School of Rock
Music by Andrew Lloyd Webber, book by Julian Fellowes, lyrics by Glenn Slater
David Ian for Crossroads Live, Warner Music Group & Access Industries Inc by arrangement with The Really Useful group Ltd
I have to confess that, if I were to make a hierarchical ordering of my favourite musical genres, Hard Rock—Heavy Metal, Ozzy Osbourne, Def Leppard, whatever!—would be well down the list. I also have to confess that I have not seen the 2003 film.
So why should I choose to go to the Empire to review something that has so many strikes against it?
It’s partially because I have been wrong before (my reaction to rap-based show Shine at Live Theatre is a perfect example), partially because, as one who taught Performing Arts for many years, I’m a sucker for shows which give kids the chance to prove just how brilliant they can be, but mainly because this was the Gala Opening, or rather Re-opening, Night, after eighteen months of hibernation, of the theatre in which my professional theatre career began more than fifty years ago.
Anyway, to School of Rock. I’m not qualified to comment on the music, although “Stick it to the man” really appeals!
Let’s face it, though; the basic premise of the story is, to say the least, unlikely.
Our central character, Dewey Finn (Jake Sharp), is a would-be rock star who, at the beginning of the show, gets thrown out of the band he’s part of. No, that’s not the unlikely bit. He is also way behind with his rent, which is getting his landlady Patty Di Marco (Nadia Violet Johnson), the partner of his best friend, Ned Schneebly (Matthew Roland), a supply teacher, extremely annoyed. Again, not unlikely. He’s also a lazy slob. That is very obvious!
One day, he opens a letter to his friend which is offering him a supply post at the prestigious Horace Green Preparatory School and decides to impersonate him, which he does successfully.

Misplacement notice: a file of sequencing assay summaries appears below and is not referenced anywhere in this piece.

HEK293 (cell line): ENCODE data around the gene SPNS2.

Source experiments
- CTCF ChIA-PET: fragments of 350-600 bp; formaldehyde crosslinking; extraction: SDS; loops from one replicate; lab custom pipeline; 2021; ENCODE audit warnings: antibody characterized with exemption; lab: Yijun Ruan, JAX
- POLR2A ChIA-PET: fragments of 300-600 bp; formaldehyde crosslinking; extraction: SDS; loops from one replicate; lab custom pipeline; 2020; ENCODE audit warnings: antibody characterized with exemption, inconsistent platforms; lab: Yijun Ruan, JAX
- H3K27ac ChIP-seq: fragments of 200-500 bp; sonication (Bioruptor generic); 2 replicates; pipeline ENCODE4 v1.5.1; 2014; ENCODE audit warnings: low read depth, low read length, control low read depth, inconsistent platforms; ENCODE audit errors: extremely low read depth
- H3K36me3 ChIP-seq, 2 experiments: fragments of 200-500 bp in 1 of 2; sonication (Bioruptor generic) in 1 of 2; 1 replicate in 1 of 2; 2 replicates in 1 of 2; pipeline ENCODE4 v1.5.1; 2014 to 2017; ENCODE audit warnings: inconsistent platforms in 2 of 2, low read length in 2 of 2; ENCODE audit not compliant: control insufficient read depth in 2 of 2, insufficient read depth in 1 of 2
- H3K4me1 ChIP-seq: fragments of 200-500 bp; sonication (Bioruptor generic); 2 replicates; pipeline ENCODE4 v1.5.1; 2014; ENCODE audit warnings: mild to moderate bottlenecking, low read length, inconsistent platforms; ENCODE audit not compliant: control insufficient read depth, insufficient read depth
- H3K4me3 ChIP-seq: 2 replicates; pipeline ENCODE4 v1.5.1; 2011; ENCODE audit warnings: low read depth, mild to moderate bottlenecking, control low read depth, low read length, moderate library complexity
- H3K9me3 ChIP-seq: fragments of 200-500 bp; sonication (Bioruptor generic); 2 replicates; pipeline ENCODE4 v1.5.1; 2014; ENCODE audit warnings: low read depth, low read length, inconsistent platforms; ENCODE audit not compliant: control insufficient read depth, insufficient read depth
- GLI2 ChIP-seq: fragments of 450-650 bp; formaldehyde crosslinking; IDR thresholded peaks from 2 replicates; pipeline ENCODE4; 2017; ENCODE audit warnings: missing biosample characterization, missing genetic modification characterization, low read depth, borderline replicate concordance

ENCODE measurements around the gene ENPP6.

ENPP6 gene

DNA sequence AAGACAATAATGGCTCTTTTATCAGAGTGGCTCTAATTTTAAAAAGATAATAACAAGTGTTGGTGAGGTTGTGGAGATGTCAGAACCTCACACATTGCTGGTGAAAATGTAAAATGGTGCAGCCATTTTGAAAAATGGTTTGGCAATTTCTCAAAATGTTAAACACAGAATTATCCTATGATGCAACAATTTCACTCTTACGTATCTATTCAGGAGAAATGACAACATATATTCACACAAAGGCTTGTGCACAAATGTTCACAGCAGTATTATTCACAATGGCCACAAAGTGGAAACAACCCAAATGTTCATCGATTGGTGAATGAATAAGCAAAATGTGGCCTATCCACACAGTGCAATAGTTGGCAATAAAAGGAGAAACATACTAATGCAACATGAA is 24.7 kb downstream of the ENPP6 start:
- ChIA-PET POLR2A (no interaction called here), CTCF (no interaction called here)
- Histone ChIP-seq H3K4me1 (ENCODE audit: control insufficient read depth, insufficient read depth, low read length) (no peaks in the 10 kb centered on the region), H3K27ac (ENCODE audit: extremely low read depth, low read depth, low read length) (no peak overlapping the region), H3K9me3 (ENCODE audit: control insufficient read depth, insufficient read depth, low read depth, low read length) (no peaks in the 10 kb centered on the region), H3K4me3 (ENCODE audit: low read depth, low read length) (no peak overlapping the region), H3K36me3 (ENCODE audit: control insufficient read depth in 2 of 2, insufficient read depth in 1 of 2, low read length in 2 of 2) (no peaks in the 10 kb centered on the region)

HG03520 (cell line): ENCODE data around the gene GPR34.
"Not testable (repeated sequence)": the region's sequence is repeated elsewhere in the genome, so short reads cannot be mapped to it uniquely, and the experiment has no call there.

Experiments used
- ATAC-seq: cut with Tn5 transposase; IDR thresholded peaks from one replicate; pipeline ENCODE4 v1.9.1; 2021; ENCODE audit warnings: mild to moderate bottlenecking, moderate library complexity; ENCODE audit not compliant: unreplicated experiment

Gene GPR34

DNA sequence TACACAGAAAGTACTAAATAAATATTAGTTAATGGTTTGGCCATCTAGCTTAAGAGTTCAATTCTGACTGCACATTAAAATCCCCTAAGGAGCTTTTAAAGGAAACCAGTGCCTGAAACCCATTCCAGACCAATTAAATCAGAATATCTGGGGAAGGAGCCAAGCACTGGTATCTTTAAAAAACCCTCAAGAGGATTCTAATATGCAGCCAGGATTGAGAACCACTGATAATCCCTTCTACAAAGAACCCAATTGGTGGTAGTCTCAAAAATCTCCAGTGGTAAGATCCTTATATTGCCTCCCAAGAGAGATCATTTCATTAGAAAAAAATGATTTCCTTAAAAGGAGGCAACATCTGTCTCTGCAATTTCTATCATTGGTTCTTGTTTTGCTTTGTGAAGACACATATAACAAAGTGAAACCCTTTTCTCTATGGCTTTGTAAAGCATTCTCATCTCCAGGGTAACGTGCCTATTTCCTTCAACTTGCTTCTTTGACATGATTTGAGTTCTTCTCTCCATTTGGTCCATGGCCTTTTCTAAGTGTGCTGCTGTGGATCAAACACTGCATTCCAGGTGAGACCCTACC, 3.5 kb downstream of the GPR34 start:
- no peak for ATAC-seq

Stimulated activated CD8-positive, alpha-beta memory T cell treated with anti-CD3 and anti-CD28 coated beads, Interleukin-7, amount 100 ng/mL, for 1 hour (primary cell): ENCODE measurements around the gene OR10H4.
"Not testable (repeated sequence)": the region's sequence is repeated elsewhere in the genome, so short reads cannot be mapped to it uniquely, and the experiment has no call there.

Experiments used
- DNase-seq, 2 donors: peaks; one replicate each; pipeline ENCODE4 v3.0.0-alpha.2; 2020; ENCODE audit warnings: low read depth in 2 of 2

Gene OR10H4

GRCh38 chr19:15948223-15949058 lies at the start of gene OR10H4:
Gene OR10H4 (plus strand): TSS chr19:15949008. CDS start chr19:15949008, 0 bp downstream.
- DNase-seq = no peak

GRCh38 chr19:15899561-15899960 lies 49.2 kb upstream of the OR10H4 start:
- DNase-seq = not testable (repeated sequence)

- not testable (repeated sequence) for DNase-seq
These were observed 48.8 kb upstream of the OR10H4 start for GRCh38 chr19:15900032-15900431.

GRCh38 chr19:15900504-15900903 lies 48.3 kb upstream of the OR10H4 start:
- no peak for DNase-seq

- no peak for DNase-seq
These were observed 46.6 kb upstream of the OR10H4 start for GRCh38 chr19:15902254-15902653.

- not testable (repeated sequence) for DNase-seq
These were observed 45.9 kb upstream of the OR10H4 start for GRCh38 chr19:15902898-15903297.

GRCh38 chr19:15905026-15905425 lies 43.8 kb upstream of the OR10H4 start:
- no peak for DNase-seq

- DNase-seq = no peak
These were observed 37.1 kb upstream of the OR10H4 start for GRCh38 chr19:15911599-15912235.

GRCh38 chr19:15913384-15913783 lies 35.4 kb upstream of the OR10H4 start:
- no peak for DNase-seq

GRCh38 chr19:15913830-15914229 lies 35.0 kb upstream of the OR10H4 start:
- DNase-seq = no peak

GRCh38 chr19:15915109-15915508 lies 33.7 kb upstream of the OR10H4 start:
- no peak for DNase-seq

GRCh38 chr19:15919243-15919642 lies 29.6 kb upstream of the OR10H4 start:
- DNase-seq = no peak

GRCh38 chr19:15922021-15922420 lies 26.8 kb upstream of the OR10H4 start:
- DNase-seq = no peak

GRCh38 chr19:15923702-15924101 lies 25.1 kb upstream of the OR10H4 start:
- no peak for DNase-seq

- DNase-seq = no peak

And now we are entering the realm of “extremely unlikely”. On watching the Principal Rosalie Mullens (Rebecca Lock) taking a music lesson in which, accompanied by the children of the class on an array of instrument, she sings part of the Queen of the Night’s aria from Mozart’s The Magic Flute, he decides that, to hell with maths (sorry, math, this is in the US), English, geography etc., they will do nothing but music and will form a band and enter and win the Battle of the Bands, and so get his revenge on the band who threw him out!
The characters, frankly, are at best two-dimensional and clichéd. In fact, the plot is little more than a string of clichés—Ms Mullens even has her “Gee, Miss Jones, you’re beautiful!” moment, thanks to Stevie Nicks. Don’t ask!
On the plus side, however, the show is very much of the “feel-good” variety—and don’t we need that now after what we’ve been through?—and the kids, aged between 9 and 13, are superb both as actors and musicians. And yes, they do actually play their instruments, they are not miming—there was a real mini-Hendrix on stage at the Gala Night!—and they sing pretty damned well too!
I have a real complaint! There are three teams of youngsters, as required by law, but we weren’t told which was onstage so they can’t be given the recognition they so richly deserve.
They enter the Battle of the Bands. They are the last to perform. We await the judges’ decision. And then…
You wouldn’t believe it! A voice comes over the tannoy: “There is an emergency in the theatre. Please leave by the nearest exit as quickly as possible.”
Most of us thought it was part of the show. Then the safety curtain was lowered, Oh ho! This is real! So 2,000 people calmly but swiftly left the theatre, just seven minutes before the end of the show.
It was a fire alarm and the Fire Brigade, who attended very quickly, asked for the theatre to be cleared so they could do a proper check. My sources tell me it was due to a faulty smoke detector but obviously I don’t know for sure.
So we don’t know whether the Horace Green School of Rock won the Battle of the Bands.
I bet they did, though.
Reviewer: Peter Lathan